Today, however, I want to focus on policies a little closer to home, your home, my home, everyone’s home. Federal policies aimed and energy and resource efficiency are unfortunately wasting resources and in some instances literally killing people – yet the feds, rather than staying out of our bathrooms and our kitchens want to increase their control over our everyday purchases.
The Department of Energy, in its infinite wisdom, has decided it knows how much energy your refrigerator’s freezer should use in creating ice cubes. It wants to force a decrease in the amount of energy refrigerators use in making ice. What’s the harm you say? First, why should the government tell you how much energy you can use to chill your drinks, if you are willing to pay the power bill, it’s none of their business. Second, in reality, every time the government raises efficiency standards all manner of unintended negative consequences result – including, often, increased energy use. When the government forces conservation, it reduces it makes energy cheaper and when energy is cheaper, people use more of it. Increasing auto fuel economy, years of experience show, hasn’t decreased gasoline use since making driver cheaper has encouraged people to drive more. In addition, corporate average fuel economy standards have resulted in thousands of unnecessary deaths on the nation’s highway – fuel efficient cars are, on average, less safe at any speed than larger vehicles.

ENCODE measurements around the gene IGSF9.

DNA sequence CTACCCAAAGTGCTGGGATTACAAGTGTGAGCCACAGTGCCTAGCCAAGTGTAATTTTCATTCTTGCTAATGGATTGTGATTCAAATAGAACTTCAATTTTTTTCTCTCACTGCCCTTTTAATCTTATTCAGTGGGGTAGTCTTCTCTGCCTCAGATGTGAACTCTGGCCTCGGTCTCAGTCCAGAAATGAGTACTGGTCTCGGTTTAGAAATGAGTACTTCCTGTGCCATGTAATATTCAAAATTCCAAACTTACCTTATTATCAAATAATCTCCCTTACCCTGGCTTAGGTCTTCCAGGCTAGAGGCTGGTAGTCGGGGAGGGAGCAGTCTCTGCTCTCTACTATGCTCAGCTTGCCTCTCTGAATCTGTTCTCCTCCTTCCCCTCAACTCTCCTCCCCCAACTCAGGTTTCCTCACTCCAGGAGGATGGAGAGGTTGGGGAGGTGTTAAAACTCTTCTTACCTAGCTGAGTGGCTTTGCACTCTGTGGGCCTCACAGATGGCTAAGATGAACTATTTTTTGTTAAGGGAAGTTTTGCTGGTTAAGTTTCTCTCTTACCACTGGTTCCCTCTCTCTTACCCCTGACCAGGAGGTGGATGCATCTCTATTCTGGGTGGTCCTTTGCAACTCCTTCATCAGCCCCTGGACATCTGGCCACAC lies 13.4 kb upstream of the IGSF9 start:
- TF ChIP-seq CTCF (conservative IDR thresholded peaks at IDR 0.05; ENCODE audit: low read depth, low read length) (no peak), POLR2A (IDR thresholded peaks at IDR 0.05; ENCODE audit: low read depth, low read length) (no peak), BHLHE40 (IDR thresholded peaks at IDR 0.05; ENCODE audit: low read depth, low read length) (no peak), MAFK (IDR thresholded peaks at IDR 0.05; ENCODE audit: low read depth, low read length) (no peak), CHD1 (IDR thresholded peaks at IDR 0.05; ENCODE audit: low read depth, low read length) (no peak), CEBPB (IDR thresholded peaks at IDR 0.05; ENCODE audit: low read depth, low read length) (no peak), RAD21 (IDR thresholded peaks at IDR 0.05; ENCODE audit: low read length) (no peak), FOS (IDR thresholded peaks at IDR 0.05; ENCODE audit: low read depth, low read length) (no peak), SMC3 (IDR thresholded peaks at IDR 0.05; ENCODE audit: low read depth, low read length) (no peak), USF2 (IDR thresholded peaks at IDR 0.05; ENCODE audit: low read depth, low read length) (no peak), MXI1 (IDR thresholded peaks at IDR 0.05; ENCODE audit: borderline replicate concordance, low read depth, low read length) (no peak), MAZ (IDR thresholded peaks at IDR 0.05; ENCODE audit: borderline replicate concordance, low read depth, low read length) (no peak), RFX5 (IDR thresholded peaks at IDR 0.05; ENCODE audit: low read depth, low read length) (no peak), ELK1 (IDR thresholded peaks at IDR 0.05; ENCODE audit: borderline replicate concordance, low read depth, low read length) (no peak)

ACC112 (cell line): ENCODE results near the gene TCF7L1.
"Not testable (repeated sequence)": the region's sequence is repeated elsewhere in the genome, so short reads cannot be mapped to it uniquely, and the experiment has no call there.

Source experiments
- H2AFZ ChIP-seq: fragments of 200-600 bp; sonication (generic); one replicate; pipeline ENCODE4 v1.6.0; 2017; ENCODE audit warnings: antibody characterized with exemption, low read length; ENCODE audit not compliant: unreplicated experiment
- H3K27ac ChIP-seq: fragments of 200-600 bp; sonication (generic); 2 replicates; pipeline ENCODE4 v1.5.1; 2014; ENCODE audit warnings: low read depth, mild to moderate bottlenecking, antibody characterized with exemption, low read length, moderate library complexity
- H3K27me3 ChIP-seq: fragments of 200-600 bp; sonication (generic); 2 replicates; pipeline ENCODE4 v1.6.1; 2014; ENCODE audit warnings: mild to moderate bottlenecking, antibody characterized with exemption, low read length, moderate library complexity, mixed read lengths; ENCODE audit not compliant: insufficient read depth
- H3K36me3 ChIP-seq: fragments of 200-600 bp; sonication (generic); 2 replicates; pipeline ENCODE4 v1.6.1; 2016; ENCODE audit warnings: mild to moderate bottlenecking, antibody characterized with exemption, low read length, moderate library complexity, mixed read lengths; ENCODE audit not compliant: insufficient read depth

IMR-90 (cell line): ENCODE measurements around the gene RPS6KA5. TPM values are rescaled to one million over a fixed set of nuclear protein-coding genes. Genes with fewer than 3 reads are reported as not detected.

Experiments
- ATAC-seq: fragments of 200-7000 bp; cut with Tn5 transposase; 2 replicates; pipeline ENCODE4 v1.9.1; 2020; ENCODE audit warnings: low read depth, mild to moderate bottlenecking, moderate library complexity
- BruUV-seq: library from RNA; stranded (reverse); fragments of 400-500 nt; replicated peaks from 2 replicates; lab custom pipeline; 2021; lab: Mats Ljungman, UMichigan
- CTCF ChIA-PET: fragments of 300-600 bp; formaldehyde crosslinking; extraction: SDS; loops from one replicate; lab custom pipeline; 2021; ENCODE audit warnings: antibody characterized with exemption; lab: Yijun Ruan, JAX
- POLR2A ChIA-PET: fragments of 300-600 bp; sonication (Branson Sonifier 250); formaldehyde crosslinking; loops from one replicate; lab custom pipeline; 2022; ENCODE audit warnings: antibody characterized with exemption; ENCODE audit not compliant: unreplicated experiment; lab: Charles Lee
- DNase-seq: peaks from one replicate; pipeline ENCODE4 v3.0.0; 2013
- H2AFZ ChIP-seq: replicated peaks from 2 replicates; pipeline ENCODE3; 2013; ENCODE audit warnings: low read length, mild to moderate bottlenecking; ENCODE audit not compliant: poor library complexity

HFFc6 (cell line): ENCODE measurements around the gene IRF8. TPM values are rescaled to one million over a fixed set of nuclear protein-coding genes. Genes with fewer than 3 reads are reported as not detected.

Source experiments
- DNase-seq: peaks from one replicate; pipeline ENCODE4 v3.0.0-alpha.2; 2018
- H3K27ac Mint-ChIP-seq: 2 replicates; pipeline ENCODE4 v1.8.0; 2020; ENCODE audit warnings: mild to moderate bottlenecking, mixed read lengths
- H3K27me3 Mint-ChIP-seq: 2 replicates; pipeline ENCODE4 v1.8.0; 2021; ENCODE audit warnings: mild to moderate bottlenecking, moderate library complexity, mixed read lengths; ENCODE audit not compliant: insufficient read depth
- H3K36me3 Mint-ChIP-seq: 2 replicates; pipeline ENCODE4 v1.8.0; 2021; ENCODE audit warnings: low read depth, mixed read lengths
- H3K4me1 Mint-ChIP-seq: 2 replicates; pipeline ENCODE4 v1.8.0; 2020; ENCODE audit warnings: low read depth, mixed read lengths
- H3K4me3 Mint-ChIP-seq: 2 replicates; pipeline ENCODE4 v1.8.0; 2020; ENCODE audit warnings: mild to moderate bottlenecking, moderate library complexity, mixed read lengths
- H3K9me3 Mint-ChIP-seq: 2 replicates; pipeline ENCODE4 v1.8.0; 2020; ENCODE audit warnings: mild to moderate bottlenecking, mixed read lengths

Increase television and computer energy efficiency and people buy bigger TV’s and computer screens and leave them on or in stand-by mode rather than shutting them off. In addition, these refrigerators will be much more expensive meaning people will keep their older, less efficient units longer – repairing them rather than replacing them. The divide between rich and poor even enters into the realm of appliance purchases.
Remember when government decided to regulate our toilet flushes. At one time, we had water guzzling but effective, long-lasting (no planned obsolescence for good old American made toilets of by-gone years – they last forever) toilets. The Federal government knew better, it mandated toilets that used less water per flush. These toilets proved often to be messy disasters. They stopped up and backed up far too often. Often it took (still takes) multiple flushes to do the job that only took one flush on the old toilets. Multiple flushes and increased complexity often increased the rate at which the new toilets broke and had to be replaced. Multiple flushes also meant far less water was saved than expected. People hated the new toilets so much that a thriving black market arose in good-old five-gallon toilets scavenged from trailers and mobile homes scheduled for destruction. Only government has the hubris to believe they know best how the average American should use the john.